I came to the statue. Once again the wretched Negro stood in my path. This time he was on the other side of the gulley, maskless, and when I came to the edge of it, on the house side, he waved his hand forbiddingly backwards and forwards a couple of times. He was some twenty yards away, and for the first time I realized he had a small moustache; and that he was younger and less brutish than I had thought before. I stood staring sulkily at him, the dufflebag hanging by my side. He put up both hands, fingers outstretched.
I gave him the coldest look I could, then shrugged and sat down against a tree, where I could watch him. He folded his arms again over his chest as if he really were a scimitared janissary at the gates of the imperial harem; slapped the side of his face when a fly landed on it. Occasionally he looked at me, expressionlessly, but most of the time he watched down the hill.
Suddenly there was a whistle, a blown whistle, from the direction of the cliffs. The Negro waited a minute more, then walked away up past the statue and out of sight.
I crossed the gulley and went fast down the hill to the place where we had sat. I had been reduced to the state when it was no longer a question of whether any story at Bourani could be absolutely believed, but of whether it could be absolutely disbelieved. I knew I wanted this one to be true, and that was dangerous. I still had some questions, and I was going to still watch her like a lynx. But my instinct told me I was a lynx moving into a landscape where the mists were rapidly thinning.
Finding her at the rug again seemed a test of her truth. I came over the small rise, and there she was. She made a little concealed praying movement, gladness that I had come. She hadn't changed her clothes, but her hair was tied loosely back at the nape with a blue ribbon.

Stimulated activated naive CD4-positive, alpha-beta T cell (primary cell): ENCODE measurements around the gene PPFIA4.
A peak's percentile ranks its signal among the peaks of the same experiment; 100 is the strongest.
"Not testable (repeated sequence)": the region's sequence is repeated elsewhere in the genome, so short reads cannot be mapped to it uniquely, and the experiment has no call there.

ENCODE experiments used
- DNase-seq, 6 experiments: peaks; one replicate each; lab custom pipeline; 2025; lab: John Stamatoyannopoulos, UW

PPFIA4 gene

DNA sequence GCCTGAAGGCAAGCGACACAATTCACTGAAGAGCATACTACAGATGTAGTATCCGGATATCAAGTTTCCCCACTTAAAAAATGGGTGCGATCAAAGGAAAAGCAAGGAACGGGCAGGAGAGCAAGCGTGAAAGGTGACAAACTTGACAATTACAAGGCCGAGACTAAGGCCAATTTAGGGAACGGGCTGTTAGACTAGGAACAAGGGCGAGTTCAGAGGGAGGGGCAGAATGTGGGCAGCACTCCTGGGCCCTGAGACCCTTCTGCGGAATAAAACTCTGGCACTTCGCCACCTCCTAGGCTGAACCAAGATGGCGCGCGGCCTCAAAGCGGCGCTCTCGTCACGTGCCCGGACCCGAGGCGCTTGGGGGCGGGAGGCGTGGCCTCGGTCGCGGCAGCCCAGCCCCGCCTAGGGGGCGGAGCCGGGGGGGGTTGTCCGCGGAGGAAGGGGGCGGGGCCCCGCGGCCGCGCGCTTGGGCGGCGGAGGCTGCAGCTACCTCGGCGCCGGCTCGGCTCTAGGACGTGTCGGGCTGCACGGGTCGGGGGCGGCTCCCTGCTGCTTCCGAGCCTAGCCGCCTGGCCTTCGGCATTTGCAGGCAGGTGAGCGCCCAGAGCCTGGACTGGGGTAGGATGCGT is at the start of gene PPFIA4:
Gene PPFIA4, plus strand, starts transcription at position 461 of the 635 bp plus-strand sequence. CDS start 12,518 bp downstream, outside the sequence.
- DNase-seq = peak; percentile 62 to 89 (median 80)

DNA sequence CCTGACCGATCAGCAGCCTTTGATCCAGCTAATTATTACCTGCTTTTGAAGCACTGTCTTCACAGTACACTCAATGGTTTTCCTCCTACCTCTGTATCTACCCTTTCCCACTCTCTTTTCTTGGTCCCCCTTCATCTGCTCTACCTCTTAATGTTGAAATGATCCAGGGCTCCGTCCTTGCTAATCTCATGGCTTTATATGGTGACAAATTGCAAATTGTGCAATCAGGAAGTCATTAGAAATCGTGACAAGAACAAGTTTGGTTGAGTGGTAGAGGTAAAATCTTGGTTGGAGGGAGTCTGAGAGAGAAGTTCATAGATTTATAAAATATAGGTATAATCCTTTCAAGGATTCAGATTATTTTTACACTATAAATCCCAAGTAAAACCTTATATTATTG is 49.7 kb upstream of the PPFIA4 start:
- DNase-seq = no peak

"What was the whistle?"
She whispered. "Maurice. He is here. He's gone now." She jumped up. "Come and look."
She led me through the trees to the clifftop. I thought for a mad moment that she was going to show me Conchis's retreating back. But she stopped under the branches of the last pine and pointed. Right in the south, almost hull down, a line of ships steamed east across the Aegean between Malea and Skyli: a carrier, a cruiser, four destroyers, another ship, intent on some new Troy.
I glanced down at her long pink skirt, her ridiculously oldfashioned shoes, and then back at those pale gray shapes on the world's blue rim. Thousands of gum-chewing, contraceptive-carrying men, more thirty or forty years away than thirty or forty miles, as if we were looking into the future, not into the south.
She said, "Our being here. Their being there."
I looked again at her profile; then to the distant fleet, and weighed them in the balance; made her the victress.
"Tell me what's happened."